Climate Change brings Conflict


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Invest in Life not Death. Heart breaking “Pram Rebellion” staged at Farnborough Airshow

Climate Change brings Conflict, a dignified procession takes place as famous Air Show becomes an Arms Fair

A dignified procession takes place as the famous Farnborough Air Show becomes an Arms Fair.

In solemn procession, and in solidarity with Quakers and Greater Rushmoor Action For Peace, Extinction Rebellion drew attention to the rise in global conflict brought by climate breakdown. 

Dressed in mourning clothes and pushing empty white prams, Pram Rebellion walks slowly to the sound of sorrowful music, mourning our children’s future and in memoriam of children suffering and dying now in countries most affected by conflict and climate change.

The protest takes place at the opening of the Farnborough Airshow, on a day when the temperature record for Hampshire of 36.1°C may be broken and as climate scientists anticipate Britain experiencing its first 40°C temperatures.

Farnborough Airshow is one of the largest aerospace and defence exhibitions, attracting thousands of exhibitors and visitors from all around the world.  This year sees a heavy presence from arms companies including Lockheed Martin, Elbit, Rafael Armed Defence Systems and BAE Systems who are the largest defence contractors in Europe.

Hannah, 32, an actuarial consultant from Farnborough said
“Arms manufacturers are meeting in air conditioned halls to sell their destructive technologies, as ordinary people here in the UK are sweltering in a heatwave which experts tell us is a wake up call on climate change. Conflicts over basic resources like food and water are inevitable.
We must invest in life, not the machinery of death.”

Steve, 51, a company director from Surrey said
"I didn't want to dress in black funeral attire and push a heavy pram to Farnborough Arms and Airshow on the hottest day in UK records, but it's that heat that is the very reason I did. Governments around the world are fully aware that the greatest security rish posed to their countries will come as a result of climate change, and are they're pumping billions of dollars into their armed forces to be ready for the conflicts will arise. I'm not sitting back and watching the lunacy of this military spending and investment in aviation growth instead of tackling the climate disastter. My discomfort in the heat was nothing compared to those who died today, and those who will dies in the days, weeks and years ahead because of our governments' collective inaction."

The world’s armed forces are amongst the largest climate polluters, but avoid scrutiny as countries do not have to include armed forces’ emissions in their climate targets.  The UK Ministry of Defence (MoD) says the UK military’s total annual carbon footprint is 3 million tonnes of carbon dioxide but Scientists for Global Responsibility (SGR) estimate the true figure to be 11m tonnes.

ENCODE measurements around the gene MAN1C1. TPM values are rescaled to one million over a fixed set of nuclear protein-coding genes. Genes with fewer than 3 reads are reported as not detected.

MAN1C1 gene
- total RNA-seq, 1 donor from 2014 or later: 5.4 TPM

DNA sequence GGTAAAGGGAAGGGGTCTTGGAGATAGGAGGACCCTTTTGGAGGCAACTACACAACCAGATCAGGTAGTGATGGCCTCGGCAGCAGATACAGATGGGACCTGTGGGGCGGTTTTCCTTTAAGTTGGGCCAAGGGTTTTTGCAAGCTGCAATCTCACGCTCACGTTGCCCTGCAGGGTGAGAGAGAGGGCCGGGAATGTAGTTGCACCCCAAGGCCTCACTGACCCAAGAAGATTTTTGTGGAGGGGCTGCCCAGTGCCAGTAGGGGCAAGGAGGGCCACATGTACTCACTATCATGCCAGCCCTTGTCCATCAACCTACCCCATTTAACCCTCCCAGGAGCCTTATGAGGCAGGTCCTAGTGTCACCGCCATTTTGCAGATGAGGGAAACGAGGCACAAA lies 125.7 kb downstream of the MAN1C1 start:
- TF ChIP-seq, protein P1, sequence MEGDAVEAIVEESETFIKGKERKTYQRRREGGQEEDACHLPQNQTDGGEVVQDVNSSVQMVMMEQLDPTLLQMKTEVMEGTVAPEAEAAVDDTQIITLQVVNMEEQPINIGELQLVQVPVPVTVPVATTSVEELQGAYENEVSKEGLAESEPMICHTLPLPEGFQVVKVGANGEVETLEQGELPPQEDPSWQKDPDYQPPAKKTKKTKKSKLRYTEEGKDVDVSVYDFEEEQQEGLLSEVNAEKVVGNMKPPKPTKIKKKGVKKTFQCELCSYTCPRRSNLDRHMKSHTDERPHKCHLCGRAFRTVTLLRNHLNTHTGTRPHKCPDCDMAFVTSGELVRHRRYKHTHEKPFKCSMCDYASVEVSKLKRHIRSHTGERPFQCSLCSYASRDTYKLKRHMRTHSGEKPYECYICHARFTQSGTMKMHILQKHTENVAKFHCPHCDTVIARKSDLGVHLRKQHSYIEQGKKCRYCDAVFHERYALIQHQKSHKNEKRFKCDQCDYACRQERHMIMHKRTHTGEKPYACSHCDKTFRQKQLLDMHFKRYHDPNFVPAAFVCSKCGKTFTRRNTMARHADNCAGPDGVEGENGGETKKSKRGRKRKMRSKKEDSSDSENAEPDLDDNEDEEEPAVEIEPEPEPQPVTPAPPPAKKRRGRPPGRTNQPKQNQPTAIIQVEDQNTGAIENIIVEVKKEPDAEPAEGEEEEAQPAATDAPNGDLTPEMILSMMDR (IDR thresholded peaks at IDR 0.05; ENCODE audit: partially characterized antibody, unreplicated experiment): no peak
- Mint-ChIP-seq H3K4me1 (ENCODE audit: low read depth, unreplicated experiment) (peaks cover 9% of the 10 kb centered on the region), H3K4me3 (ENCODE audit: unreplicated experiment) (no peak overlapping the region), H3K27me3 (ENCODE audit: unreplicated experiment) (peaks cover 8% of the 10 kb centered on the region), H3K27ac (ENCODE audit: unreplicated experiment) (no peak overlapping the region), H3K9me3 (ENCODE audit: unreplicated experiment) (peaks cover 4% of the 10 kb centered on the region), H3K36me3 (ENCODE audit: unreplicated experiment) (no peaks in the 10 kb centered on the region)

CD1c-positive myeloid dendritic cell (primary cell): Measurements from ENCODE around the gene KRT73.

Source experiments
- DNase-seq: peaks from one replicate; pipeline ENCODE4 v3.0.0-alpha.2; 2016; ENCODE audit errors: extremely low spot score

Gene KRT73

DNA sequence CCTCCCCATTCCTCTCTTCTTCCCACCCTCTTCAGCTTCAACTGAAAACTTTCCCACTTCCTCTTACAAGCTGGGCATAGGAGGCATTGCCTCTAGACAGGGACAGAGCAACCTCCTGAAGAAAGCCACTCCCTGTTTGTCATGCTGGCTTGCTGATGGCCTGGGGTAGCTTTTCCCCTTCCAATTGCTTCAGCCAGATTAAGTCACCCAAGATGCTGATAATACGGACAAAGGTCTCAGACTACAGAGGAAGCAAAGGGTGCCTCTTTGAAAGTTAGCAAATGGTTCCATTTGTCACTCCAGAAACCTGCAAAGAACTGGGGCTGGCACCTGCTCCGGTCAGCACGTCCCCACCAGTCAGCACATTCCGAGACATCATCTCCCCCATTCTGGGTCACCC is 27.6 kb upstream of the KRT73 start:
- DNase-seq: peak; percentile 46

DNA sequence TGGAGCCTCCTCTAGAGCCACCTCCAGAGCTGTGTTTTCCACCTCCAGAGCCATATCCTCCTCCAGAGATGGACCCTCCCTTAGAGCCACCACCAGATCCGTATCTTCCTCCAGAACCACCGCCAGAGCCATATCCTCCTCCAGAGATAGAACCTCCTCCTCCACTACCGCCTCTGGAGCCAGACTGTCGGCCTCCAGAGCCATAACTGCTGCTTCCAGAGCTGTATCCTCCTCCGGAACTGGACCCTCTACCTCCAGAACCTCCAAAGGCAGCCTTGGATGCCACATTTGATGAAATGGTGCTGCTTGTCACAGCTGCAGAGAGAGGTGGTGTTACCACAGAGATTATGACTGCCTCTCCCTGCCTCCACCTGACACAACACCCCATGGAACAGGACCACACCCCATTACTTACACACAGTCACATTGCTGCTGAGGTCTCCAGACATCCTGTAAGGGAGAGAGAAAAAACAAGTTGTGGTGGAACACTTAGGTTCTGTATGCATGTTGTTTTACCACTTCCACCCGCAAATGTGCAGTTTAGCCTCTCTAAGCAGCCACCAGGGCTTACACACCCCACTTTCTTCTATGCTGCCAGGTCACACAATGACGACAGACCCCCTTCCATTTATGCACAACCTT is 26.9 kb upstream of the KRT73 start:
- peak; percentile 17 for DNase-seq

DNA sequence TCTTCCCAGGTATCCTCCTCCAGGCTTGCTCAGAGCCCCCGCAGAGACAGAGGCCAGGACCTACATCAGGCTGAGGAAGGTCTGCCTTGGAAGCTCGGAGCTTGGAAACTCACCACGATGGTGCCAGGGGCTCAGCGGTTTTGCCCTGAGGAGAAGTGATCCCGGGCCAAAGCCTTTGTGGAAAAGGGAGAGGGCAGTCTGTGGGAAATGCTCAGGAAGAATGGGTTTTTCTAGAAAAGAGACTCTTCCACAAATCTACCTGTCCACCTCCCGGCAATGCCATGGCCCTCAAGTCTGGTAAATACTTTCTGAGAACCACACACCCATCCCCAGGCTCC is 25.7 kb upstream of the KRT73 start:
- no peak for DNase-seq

The MoD admits climate breakdown will increase global conflicts. Climate change is a “threat multiplier” that makes already dangerous social and political situations even worse.  Countries such as China and Russia have been growing their armed forces for sometime.  In the last two years alone, over 200 conflicts over water have been recorded.

The objectives of many arms companies are not socially well aligned.  Prioritising profits means they sell to countries with some of the worst human rights records and even take advantage of their own countries to protect their business.

One Air Show exhibitor typifying this is BAE Systems who have a large presence at the Farnborough Airshow.   Its CO2 emissions account for 30% of the UK’s arms industry.  

Since the beginning of war in Ukraine, BAE Systems share price has increased by about 33% as investors expect bigger profits.  Its employees are fundraising to help Ukranians, some very generously.  In contrast, records of BAE Systems donations are not readily available.  

BAE Systems enjoys windfall profits.  However in the past when equipment it has designed fails to meet the necessary standard, it is the UK government, taxpayers, who pick up the bill.  Despite being the design authority for the Type 45 destroyer, when it became apparent that the ships were unable to operate in high temperatures, the UK government had to pay an additional £160 million to make them useable.

BAE Systems' reputation is starting to affect its social licence to operate, resulting in courts acquitting people planning to sabotage their aircraft.  In 2017 two protesters were arrested after breaking into BAE Systems’ Warton base.  They planned to damage Typhoon jets due to be exported to Saudi Arabia, where they believed they would be used in the war in Yemen.  They were both acquitted.

Even the UK government is trying to reduce its dependency on BAE Systems with the contract for the Type 31 destroyer.  One defence analyst has been quoted as saying - "Were they to have bid as BAE Systems, they wouldn't win. That is absolutely obvious. The fact is that the Type 31 is slanted, probably to exclude any bid that includes BAE.”